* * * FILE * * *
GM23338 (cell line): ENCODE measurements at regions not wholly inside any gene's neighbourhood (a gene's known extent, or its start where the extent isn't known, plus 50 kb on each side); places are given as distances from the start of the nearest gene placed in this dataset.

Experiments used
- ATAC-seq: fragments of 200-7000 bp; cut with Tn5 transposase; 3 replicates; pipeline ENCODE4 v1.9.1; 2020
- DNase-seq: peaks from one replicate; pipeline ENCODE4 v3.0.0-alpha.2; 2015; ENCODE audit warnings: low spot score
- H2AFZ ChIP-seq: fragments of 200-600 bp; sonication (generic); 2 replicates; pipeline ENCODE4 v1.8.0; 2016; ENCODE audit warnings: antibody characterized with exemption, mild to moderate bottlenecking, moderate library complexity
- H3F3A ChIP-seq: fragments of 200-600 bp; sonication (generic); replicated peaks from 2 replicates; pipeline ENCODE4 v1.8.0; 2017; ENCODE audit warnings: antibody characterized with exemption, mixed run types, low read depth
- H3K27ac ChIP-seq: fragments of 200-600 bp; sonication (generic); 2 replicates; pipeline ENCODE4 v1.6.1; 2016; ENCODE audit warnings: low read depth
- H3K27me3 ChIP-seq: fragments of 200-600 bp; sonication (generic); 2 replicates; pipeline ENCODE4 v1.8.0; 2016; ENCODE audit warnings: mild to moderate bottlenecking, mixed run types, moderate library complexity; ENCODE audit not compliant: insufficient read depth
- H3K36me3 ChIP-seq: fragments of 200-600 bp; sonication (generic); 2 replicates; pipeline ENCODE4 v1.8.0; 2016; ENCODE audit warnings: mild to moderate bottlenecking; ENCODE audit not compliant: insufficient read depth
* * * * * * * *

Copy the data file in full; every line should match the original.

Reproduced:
GM23338 (cell line): ENCODE measurements at regions not wholly inside any gene's neighbourhood (a gene's known extent, or its start where the extent isn't known, plus 50 kb on each side); places are given as distances from the start of the nearest gene placed in this dataset.

Experiments used
- ATAC-seq: fragments of 200-7000 bp; cut with Tn5 transposase; 3 replicates; pipeline ENCODE4 v1.9.1; 2020
- DNase-seq: peaks from one replicate; pipeline ENCODE4 v3.0.0-alpha.2; 2015; ENCODE audit warnings: low spot score
- H2AFZ ChIP-seq: fragments of 200-600 bp; sonication (generic); 2 replicates; pipeline ENCODE4 v1.8.0; 2016; ENCODE audit warnings: antibody characterized with exemption, mild to moderate bottlenecking, moderate library complexity
- H3F3A ChIP-seq: fragments of 200-600 bp; sonication (generic); replicated peaks from 2 replicates; pipeline ENCODE4 v1.8.0; 2017; ENCODE audit warnings: antibody characterized with exemption, mixed run types, low read depth
- H3K27ac ChIP-seq: fragments of 200-600 bp; sonication (generic); 2 replicates; pipeline ENCODE4 v1.6.1; 2016; ENCODE audit warnings: low read depth
- H3K27me3 ChIP-seq: fragments of 200-600 bp; sonication (generic); 2 replicates; pipeline ENCODE4 v1.8.0; 2016; ENCODE audit warnings: mild to moderate bottlenecking, mixed run types, moderate library complexity; ENCODE audit not compliant: insufficient read depth
- H3K36me3 ChIP-seq: fragments of 200-600 bp; sonication (generic); 2 replicates; pipeline ENCODE4 v1.8.0; 2016; ENCODE audit warnings: mild to moderate bottlenecking; ENCODE audit not compliant: insufficient read depth